Due to the undoubtedly great advantage of fair weather, the Maltese Islands lend themselves well to outdoor activities.
Away from the hustle and bustle of village cores, the Maltese Islands offer various natural spots to be explored and admired, some left almost untouched by modernity. Much of the countryside is dotted with the world’s oldest free-standing structures, so a stroll could prove to be most interesting.
The first rains after the long, hot summer brings the landscape to life with an astonishing variety of wild flowers and plants. From mid-November until mid-May, the Islands are green and lush with fields full of vegetables and waysides carpeted with fennel, clover, wild iris and myrtle.
The Islands offer walkers some of the most stunning views anywhere in the Mediterranean. The first thing to do is to decide what sort of view you prefer – dramatic cliffs plunging into waves, the rocky, scrubland of the garrigue or hidden, lush valleys. En route, you’ll come across mysterious prehistoric sites, medieval chapels and secluded palaces of the Knights.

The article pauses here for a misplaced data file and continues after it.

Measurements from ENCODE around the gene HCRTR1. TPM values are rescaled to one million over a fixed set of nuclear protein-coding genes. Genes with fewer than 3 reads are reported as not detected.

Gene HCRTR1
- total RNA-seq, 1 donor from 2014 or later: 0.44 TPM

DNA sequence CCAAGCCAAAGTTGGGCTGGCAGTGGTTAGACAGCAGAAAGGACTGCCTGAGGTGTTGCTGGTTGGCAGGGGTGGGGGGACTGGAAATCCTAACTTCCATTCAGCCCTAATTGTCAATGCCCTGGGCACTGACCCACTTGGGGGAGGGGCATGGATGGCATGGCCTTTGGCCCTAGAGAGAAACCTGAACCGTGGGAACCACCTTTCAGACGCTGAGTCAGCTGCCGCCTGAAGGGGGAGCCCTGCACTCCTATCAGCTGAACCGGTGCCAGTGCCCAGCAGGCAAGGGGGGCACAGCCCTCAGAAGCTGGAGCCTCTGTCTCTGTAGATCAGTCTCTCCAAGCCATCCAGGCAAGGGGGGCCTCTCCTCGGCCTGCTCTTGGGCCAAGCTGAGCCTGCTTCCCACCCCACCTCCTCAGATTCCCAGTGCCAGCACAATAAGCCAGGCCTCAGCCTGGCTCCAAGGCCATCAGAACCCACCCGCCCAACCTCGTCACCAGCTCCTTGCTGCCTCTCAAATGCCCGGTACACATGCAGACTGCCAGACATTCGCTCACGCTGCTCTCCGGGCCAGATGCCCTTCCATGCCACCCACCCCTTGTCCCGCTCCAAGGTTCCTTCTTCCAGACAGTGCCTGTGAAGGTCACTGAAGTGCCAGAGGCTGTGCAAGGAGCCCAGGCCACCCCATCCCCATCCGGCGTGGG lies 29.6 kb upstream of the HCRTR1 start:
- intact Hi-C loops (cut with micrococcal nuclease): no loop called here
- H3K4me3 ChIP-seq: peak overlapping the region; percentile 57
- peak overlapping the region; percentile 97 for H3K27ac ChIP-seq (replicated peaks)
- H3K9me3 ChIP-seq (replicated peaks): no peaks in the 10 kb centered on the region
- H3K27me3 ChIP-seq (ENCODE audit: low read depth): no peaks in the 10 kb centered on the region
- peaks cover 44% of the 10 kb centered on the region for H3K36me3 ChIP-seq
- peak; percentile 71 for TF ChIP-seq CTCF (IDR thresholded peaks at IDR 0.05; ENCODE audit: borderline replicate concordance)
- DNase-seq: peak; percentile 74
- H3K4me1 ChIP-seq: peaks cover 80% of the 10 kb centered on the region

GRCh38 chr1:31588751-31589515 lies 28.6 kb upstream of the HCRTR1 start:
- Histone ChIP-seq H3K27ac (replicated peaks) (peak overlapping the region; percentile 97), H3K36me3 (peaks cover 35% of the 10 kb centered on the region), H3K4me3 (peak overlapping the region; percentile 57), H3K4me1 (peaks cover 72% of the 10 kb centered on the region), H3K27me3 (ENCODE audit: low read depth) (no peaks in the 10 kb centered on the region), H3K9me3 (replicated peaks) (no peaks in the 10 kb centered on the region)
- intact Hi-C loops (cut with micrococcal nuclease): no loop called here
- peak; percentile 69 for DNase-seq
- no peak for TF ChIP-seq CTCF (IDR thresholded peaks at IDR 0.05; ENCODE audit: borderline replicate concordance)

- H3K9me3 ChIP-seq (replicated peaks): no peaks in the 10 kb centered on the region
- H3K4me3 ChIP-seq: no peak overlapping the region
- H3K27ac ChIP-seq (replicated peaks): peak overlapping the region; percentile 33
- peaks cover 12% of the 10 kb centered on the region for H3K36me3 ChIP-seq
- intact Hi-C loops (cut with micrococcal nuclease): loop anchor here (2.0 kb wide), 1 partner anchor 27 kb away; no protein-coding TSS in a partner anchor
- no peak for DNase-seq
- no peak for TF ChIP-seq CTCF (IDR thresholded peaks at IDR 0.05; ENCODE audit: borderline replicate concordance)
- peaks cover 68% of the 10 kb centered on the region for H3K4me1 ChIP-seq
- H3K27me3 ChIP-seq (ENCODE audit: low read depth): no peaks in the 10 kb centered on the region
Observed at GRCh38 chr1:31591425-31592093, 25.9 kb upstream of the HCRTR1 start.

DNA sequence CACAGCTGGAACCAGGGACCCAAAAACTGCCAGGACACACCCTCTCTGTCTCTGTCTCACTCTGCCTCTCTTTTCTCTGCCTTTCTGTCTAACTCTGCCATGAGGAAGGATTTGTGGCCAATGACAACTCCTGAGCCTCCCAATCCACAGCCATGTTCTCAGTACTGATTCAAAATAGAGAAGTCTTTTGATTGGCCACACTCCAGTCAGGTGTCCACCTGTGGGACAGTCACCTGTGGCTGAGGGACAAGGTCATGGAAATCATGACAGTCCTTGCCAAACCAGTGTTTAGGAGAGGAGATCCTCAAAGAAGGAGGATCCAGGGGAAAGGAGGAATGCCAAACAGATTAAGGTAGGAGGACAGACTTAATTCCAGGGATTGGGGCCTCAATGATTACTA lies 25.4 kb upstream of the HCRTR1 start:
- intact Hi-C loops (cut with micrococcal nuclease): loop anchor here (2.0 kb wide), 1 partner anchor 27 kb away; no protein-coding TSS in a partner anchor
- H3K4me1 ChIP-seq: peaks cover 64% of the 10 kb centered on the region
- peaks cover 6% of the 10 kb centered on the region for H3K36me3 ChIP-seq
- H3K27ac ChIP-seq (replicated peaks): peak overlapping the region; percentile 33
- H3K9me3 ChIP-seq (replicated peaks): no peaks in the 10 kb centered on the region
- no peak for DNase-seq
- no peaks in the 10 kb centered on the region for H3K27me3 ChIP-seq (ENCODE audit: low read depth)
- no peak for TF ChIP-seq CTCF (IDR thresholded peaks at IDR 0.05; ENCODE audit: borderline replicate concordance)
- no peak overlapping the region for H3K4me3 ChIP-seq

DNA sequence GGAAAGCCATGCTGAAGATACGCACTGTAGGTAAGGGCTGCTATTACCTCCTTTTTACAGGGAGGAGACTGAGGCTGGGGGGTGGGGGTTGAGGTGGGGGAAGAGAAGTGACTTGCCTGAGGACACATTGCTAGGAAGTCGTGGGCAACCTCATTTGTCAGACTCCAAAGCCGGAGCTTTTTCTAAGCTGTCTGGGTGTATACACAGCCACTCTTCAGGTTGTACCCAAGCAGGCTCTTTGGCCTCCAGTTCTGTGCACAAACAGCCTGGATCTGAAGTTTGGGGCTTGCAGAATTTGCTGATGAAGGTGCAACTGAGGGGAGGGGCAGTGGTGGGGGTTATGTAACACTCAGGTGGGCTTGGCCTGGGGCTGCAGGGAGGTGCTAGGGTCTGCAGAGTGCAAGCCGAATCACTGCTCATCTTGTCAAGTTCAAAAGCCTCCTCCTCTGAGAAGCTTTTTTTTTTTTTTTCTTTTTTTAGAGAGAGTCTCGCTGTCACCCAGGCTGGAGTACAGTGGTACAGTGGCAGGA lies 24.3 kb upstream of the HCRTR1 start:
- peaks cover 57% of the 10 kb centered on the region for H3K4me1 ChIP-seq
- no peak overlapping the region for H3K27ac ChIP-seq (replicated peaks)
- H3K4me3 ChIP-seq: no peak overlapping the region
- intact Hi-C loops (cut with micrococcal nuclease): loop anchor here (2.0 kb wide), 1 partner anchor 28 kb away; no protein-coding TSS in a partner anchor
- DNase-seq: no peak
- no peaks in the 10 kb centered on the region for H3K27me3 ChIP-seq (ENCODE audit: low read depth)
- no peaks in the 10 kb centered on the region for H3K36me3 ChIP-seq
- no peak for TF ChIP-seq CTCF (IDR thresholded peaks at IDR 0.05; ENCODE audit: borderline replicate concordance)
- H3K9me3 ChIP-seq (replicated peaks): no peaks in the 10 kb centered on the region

Gozo is extremely popular with both locals and tourists alike for its serenity and quiet beauty. Often referred to as “the land where time stood still”, Malta’s sister Island is excellent walking country.
One of the best walks is along Dingli Cliffs. It’s truly spectacular to watch the sun set over the sea from the highest area in Malta where the land falls away at a spectacular 220m height. These cliffs offer remarkable coastal views.
The island of Comino was once reportedly the hideout of pirates and smugglers and is only 2.5km by 1.5km in size, so it’s ideal for a good day’s hiking and the ultimate in solitude and views.
For those who are up for a challenge, the Islands offer some testing scenery to tempt the avid rock climber.
Put on walking boots, hire a mountain bike and head out from the village squares on the narrow farmers’ tracks. You’ll find yourself in a timeless landscape, quite alone even in peak season. There is plenty to discover, from ancient farmhouses and wayside chapels to spectacular seascapes. The Islands are hardly large enough to ever really get lost in and there’s always a friendly face to guide you.